It is unlawful for any person not
a member thereof to wear or dis
play any badge, button, insignia,
rosette, or other emblem of any
order, society or organization.”
Says Section 2202-8: “Any per
son violating the provisions of this
act shall be deemed guilty »of a
misdemeanor and upon conviction
thereof shall be punished by im
prisonment for a term not to ex
ceed one year in the county jail
or a fine not to exceed one thou
sand dollars ($1,000) or by both
such fine and imprisonment.”
That's what the Oregon code
says, so it seems that college stu
dents commit more crimes per
week than three Chicago gangs
and a flock of rum-runners.
Should the state suddenly de
cide to enforce this rule not even
a junior certificate would save the
co-eds from jail life. Bill Adams,
who graduated from law school
last year, ran across the law the
other day and with his heart filled
with forebodings for the campus
pin-collectors he cabled the Em
erald the details.
Not even on Sunday would a
co-ed be safe from the clutches of
justice for the Oregon Laws say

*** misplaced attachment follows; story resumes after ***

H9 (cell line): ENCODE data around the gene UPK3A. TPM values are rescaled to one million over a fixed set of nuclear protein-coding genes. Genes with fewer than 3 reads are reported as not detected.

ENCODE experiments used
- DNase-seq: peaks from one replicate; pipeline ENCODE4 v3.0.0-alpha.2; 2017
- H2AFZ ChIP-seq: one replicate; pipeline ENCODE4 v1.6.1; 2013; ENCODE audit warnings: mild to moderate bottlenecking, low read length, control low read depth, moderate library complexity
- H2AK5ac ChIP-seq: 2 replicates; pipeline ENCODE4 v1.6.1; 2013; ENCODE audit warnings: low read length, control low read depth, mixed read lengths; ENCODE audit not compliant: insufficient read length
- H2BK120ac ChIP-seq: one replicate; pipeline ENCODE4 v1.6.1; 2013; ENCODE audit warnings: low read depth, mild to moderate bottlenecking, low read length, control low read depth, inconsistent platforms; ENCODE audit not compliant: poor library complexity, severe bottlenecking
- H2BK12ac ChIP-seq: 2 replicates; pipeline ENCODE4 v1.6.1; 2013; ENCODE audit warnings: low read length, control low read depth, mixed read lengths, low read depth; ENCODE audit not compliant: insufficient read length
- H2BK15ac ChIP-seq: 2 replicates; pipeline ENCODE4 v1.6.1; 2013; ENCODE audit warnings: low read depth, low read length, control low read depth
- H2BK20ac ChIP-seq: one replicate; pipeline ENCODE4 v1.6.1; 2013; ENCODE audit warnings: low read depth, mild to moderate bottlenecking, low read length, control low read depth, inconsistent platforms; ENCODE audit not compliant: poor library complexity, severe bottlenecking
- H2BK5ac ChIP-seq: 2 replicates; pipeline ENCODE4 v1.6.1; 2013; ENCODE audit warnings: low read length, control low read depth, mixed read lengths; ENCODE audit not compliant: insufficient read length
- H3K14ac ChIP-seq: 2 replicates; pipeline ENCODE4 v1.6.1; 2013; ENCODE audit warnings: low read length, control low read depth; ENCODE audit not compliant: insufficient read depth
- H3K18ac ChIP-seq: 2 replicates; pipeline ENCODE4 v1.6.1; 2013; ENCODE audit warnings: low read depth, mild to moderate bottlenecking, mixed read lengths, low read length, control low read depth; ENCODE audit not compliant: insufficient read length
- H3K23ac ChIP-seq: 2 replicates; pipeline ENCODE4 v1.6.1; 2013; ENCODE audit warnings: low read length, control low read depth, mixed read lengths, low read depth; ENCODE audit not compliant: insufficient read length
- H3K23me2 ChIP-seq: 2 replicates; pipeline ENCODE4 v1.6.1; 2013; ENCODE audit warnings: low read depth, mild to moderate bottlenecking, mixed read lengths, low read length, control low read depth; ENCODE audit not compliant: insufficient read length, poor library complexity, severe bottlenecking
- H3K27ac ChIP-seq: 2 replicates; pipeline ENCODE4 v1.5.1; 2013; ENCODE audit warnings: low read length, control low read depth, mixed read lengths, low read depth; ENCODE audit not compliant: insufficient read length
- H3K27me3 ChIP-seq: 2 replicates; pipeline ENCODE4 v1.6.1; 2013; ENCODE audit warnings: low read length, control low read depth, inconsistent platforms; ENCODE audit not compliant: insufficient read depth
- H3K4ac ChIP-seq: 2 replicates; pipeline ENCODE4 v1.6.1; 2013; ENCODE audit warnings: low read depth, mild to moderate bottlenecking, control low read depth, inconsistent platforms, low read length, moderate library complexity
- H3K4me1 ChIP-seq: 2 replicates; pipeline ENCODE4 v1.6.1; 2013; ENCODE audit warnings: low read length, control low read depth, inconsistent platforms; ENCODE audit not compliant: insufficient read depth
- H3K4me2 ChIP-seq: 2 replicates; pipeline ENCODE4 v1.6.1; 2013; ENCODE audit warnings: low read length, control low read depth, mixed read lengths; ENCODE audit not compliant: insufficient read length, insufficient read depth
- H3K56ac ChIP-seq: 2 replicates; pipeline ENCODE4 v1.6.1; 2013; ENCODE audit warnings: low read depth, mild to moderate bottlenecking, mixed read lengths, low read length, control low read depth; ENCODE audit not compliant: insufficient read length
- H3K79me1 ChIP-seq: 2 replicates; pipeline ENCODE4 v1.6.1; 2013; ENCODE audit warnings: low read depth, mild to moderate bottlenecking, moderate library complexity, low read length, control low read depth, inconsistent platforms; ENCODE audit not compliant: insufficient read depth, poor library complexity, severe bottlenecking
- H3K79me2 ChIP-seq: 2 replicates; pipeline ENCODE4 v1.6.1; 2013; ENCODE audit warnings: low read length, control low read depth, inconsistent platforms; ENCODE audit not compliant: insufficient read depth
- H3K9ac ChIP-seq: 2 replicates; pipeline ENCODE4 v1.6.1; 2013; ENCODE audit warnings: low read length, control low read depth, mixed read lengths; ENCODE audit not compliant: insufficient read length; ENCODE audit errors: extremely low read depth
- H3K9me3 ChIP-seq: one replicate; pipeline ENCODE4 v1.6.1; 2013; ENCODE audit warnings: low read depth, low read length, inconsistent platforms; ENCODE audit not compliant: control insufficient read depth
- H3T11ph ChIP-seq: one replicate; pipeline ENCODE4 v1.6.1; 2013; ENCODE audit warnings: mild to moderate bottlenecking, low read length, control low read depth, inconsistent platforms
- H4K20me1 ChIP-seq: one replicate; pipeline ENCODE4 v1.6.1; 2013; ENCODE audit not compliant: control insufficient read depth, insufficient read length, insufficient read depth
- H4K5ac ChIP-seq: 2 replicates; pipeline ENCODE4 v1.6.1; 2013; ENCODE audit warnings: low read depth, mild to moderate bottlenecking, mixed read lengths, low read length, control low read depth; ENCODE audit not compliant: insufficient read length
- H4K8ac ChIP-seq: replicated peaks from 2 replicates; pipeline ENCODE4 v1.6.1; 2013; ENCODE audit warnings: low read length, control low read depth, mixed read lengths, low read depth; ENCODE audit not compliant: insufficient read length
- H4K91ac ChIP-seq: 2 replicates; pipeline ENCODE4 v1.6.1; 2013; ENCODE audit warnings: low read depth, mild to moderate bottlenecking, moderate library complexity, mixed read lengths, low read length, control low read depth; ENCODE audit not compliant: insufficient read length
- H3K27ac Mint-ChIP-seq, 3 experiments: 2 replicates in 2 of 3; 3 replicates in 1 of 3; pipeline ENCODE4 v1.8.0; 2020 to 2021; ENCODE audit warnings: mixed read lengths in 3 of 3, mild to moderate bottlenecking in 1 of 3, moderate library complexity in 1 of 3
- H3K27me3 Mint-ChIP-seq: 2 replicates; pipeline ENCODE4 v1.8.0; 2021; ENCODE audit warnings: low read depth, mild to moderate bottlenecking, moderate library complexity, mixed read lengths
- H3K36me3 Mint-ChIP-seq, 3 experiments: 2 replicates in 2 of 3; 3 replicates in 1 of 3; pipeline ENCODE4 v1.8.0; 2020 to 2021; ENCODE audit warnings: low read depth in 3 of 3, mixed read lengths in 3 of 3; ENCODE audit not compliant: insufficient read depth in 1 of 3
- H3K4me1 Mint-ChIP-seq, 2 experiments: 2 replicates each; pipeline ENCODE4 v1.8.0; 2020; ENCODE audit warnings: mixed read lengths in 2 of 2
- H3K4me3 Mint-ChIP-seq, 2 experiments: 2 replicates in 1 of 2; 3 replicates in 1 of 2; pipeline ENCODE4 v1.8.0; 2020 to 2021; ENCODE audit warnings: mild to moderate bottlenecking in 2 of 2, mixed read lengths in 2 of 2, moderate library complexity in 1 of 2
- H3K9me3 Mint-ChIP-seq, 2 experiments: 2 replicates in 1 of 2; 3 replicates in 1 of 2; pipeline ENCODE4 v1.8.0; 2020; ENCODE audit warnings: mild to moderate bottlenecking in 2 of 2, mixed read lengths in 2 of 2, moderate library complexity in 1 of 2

that a magistrate may order the
arrest of a person for a misde
meanor on that saintly day when
college students do their week-end
This neWs is not expected to
bring many fraternity pins back
to papa's vest, but should the state
decide that college women were
guilty of a fraud when they wear
a man’s pin, let it not be said that
the Emerald did not warn them
Order of "O'"
To Initiate 35
First Group of Athletes
To Get Emblems at
Basketball Game
Organization Frowns on
‘Booing’ at Games;
Seeks New Lids
The Order of the O will initiate
approximately 35 new members
into the organization beginning
next Saturday night at the basket
ball game between the University
of Oregon and the Oregon State
hoopers, it was decided last night
at a meeting of the organization
held at the Kappa Sigma frater
nity. The neophytes will be di
vided into two groups and Oregon
students will be entertained with
their antics on two different oc
The second group of athletics
will be awarded the emblem at the
return basketball game with the
Staters. The class was broken up
because so many men have earned
the coveted award, Bradshaw Har
rison, president or the Order of
the O, stated.
Study Game Seating
A committee consisting of John
ny Anderson, Marshall Shields,
and Wally Shearer was appointed
to work up a system of seat dis
tribution at football games to be
held in Eugene in the future. Word
had been sent to the organization